Social media undermines secret diplomacy: Katoma

26 Jul 2016 13:10pm
WINDHOEK, 26 JUL (NAMPA) - The widespread use of social media has undermined secret diplomacy and has also posed challenges to parliamentary decision-making concerning foreign policy issues.
The chairperson of the Parliamentary Standing Committee on Foreign Affairs, Defence and Security Leevi Katoma said this during the opening of the five-day Foreign Policy Review conference in the capital on Monday.
Secret diplomacy refers to diplomacy carried out without the knowledge of the people to pursue the goals of foreign policy through effective means of compromise and persuasion, amongst others.
It is often referred to as 'quiet diplomacy'.
“In this regard, our parliamentary decision-making processes concerning international affairs are expected to catch up with the evolvement of media and communication technology,” he said.
Katoma said this requires improved consultation and a regular exchange of information between government ministries and Parliament, so as to facilitate speedy ratification of treaties and conventions.
He explained that the Standing Committee was set up to exercise an overall function with regard to Namibia’s foreign policy and its relations with other states on matters of defence and security; and monitor international protocols, conventions and agreements that may affect Namibia’s foreign policy, and make recommendations to the National Assembly.
Therefore, Katoma said, the standing committee will continue working with the Ministry of International Relations and Cooperation and other government ministries and institutions in the implementation of Namibia’s foreign policy in line with the Harambee Prosperity Plan, Vision 2030, the National Development Plans (NDPs), and the African Union’s Agenda 2063.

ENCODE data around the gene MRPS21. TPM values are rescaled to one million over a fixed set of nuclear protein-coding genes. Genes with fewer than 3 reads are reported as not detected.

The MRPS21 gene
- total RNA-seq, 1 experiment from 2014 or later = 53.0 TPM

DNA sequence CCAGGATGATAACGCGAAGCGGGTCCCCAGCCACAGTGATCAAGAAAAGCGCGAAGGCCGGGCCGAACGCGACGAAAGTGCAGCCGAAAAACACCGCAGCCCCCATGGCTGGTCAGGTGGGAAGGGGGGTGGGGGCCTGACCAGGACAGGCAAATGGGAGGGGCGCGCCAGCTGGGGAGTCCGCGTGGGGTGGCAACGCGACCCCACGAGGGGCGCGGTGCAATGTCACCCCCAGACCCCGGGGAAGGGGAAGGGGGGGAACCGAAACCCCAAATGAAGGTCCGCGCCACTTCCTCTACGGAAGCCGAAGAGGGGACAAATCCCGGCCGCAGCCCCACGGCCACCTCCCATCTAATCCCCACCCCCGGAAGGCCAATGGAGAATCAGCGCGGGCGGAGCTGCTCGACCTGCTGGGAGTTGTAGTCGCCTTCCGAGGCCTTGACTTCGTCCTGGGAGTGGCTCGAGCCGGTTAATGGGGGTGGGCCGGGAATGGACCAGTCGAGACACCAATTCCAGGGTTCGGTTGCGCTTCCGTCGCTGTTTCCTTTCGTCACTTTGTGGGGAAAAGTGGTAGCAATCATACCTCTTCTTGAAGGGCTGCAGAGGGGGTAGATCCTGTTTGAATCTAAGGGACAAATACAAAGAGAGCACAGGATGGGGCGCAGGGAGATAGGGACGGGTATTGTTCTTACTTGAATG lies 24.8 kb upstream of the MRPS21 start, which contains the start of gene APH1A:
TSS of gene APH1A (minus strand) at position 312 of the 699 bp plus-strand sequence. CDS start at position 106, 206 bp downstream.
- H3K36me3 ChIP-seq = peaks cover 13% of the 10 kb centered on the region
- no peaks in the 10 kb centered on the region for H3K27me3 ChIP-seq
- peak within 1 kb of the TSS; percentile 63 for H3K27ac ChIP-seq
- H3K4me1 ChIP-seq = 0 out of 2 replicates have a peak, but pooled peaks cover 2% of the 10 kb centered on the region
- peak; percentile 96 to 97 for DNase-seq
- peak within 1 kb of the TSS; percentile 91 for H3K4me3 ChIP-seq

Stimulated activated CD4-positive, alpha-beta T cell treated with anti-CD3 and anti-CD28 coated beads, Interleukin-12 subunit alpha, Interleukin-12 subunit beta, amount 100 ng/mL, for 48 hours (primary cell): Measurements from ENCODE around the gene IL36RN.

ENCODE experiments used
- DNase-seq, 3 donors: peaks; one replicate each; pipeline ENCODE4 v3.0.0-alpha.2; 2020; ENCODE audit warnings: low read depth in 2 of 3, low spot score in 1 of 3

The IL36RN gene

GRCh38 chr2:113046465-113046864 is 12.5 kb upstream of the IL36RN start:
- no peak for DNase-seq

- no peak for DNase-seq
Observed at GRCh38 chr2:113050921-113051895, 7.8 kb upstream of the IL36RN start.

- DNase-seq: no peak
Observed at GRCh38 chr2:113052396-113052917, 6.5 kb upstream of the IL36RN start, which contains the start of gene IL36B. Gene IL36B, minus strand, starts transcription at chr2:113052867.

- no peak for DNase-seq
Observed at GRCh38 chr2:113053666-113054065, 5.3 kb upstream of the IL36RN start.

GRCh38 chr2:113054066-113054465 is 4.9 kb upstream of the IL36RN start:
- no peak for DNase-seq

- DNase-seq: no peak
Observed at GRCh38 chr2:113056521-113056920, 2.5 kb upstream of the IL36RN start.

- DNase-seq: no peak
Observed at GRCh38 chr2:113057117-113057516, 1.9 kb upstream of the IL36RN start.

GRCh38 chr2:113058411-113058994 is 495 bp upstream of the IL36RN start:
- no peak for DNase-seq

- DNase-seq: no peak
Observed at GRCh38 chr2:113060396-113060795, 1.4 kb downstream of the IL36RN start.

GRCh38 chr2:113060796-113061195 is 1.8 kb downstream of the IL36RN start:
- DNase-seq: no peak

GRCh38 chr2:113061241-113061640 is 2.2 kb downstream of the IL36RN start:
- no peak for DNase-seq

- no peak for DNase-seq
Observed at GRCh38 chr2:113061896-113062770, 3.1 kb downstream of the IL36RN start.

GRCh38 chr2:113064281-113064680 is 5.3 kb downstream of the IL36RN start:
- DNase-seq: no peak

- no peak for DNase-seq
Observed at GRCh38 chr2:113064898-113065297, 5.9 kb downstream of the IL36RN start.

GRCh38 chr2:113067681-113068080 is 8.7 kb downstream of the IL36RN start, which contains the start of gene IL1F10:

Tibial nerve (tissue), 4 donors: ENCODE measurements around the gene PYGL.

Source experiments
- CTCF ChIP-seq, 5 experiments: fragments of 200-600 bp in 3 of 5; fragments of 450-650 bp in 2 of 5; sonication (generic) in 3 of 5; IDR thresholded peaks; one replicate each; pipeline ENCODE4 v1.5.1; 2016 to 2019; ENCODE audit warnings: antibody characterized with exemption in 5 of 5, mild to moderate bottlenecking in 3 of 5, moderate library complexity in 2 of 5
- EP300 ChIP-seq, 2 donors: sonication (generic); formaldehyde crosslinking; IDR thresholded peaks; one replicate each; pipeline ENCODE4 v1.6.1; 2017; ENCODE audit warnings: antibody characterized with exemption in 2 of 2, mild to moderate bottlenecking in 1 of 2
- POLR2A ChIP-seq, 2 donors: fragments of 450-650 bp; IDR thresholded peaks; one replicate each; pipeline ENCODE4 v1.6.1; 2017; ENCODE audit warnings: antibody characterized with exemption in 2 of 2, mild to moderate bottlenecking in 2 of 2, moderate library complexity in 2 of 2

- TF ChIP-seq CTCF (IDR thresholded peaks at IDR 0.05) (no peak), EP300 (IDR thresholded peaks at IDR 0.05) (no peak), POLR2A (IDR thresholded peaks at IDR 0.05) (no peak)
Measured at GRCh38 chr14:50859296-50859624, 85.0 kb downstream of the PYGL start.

Meanwhile, National Youth Council (NYC) Board member Lot Ndamanomhata called on the government through the Ministry of International Relations and Cooperation to keep on exposing young Namibians to foreign policies through international platforms.
“We call on the Ministry of International Relations and Cooperation to recognise our role in ensuring that Namibia has a global voice by engaging young people through NYC in all those structures. We recommend that our involvement must be aligned and anchored to what we are at national level,” he said.
Ndamanomhata suggested that the Foreign Policy should assist the NYC in making sure that young people are competitive through empowerment processes and crafting Namibia’s image.
A White Paper on Namibia’s Foreign Policy and Diplomacy management was adopted in 2004, hence the need to review the policy.
A number of local and international presenters are scheduled to speak during the conference on topics such as poverty eradication; agriculture; trade and investment; multilateral and bilateral cooperation; infrastructural development; land reform, Blue Economy, Namibia’s Image, foreign service, public and cultural diplomacy.
It ends Friday.